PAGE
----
- Open Access
Early detection and staging of spontaneous embryo resorption by ultrasound biomicroscopy in murine pregnancy
© Flores et al.; licensee BioMed Central Ltd. 2014
Received: 19 February 2014
Accepted: 26 April 2014
Published: 10 May 2014
Embryo resorption is a major problem in human medicine, agricultural animal production and in conservation breeding programs. Underlying mechanisms have been investigated in the well characterised mouse model. However, post mortem studies are limited by the rapid disintegration of embryonic structures. A method to reliably identify embryo resorption in alive animals has not been established yet. In our study we aim to detect embryos undergoing resorption in vivo at the earliest possible stage by ultra-high frequency ultrasound.
In a longitudinal study, we monitored 30 pregnancies of wild type C57BI/6 mice using ultra-high frequency ultrasound (30-70 MHz), so called ultrasound biomicroscopy (UBM). We compared the sonoembryology of mouse conceptuses under spontaneous resorption and neighbouring healthy conceptuses and correlated the live ultrasound data with the respective histology.
The process of embryo resorption comprised of four stages: first, the conceptus exhibited growth retardation, second, bradycardia and pericardial edema were observed, third, further development ceased and the embryo died, and finally embryo remnants were resorbed by maternal immune cells. In early gestation (day 7 and 8), growth retardation was characterized by a small embryonic cavity. The embryo and its membranes were ill defined or did not develop at all. The echodensity of the embryonic fluid increased and within one to two days, the embryo and its cavity disappeared and was transformed into echodense tissue surrounded by fluid filled caverns. In corresponding histologic preparations, fibrinoid material interspersed with maternal granulocytes and lacunae filled with maternal blood were observed. In later stages (day 9–11) resorption prone embryos were one day behind in their development compared to their normal siblings. The space between Reichert’s membrane and inner yolk sac membrane was enlarged The growth retarded embryos exhibited bradycardia and ultimately cessation of heart beat. Corresponding histology showed apoptotic cells in the embryo while the placenta was still intact. In the subsequent resorption process first the embryo and then its membranes disappeared.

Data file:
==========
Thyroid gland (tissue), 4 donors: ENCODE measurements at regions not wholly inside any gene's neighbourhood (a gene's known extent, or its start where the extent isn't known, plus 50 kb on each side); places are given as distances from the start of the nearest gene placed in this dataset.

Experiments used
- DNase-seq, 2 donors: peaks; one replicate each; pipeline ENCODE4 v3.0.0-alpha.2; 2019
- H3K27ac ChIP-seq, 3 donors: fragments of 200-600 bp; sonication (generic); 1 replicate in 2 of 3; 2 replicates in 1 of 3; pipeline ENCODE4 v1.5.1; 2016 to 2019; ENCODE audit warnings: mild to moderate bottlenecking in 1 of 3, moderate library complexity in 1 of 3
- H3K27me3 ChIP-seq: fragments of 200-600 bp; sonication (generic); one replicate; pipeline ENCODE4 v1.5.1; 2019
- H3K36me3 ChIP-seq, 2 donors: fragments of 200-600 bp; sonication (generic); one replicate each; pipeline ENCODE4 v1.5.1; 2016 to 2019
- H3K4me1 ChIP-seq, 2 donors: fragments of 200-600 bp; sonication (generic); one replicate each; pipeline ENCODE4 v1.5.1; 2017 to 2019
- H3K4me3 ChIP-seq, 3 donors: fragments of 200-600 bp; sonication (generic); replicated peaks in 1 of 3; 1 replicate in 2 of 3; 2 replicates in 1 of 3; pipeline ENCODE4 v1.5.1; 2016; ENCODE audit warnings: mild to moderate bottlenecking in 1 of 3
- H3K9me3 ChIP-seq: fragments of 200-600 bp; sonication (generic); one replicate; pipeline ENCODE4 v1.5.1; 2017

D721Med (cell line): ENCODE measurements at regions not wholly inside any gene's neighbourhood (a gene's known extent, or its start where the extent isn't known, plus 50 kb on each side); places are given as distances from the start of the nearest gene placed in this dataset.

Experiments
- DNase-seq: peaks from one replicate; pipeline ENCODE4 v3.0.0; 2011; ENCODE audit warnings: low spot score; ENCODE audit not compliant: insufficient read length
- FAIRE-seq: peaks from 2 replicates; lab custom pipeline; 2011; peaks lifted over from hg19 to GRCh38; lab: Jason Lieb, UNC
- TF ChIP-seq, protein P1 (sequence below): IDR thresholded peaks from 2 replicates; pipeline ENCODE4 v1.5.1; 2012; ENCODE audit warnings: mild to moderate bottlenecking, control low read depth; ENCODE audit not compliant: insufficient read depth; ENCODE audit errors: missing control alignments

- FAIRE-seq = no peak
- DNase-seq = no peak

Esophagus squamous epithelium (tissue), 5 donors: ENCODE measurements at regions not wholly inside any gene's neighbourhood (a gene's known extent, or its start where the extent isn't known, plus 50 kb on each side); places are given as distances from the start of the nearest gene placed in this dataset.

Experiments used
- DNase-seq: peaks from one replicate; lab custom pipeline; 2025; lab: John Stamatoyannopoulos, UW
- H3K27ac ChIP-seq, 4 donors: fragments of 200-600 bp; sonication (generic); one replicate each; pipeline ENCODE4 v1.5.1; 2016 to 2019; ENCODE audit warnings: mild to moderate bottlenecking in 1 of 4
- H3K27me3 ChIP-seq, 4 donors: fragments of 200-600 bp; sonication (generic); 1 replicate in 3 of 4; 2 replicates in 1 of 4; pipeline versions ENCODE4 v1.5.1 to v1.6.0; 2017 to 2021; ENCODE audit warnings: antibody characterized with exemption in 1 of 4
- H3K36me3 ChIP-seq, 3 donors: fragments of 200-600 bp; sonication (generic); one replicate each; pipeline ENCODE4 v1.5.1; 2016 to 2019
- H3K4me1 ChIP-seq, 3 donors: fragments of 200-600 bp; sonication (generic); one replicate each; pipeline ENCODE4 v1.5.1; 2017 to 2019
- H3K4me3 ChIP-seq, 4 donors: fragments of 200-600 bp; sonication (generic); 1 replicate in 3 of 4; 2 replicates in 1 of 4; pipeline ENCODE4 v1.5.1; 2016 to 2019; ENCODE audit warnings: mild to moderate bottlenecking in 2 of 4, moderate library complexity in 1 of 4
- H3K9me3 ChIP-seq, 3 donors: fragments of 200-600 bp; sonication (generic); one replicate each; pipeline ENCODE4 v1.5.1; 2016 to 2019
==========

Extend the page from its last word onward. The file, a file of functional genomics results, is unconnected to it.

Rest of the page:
Our results provide a temporal time course of embryo resorption. With this method, animals exhibiting embryo resorption can be targeted, enabling the investigation of underlying mechanisms before the onset of total embryo disintegration.
Embryo resorption is not only a major problem in human reproductive medicine [1, 2] but also in agricultural animal production  and in conservation breeding programs (reviewed in Andrabi and Maxwell ). The underlying mechanisms are manifold and include chromosomal anomalies , placental insufficiency  and disturbances in the feto-maternal immune tolerance .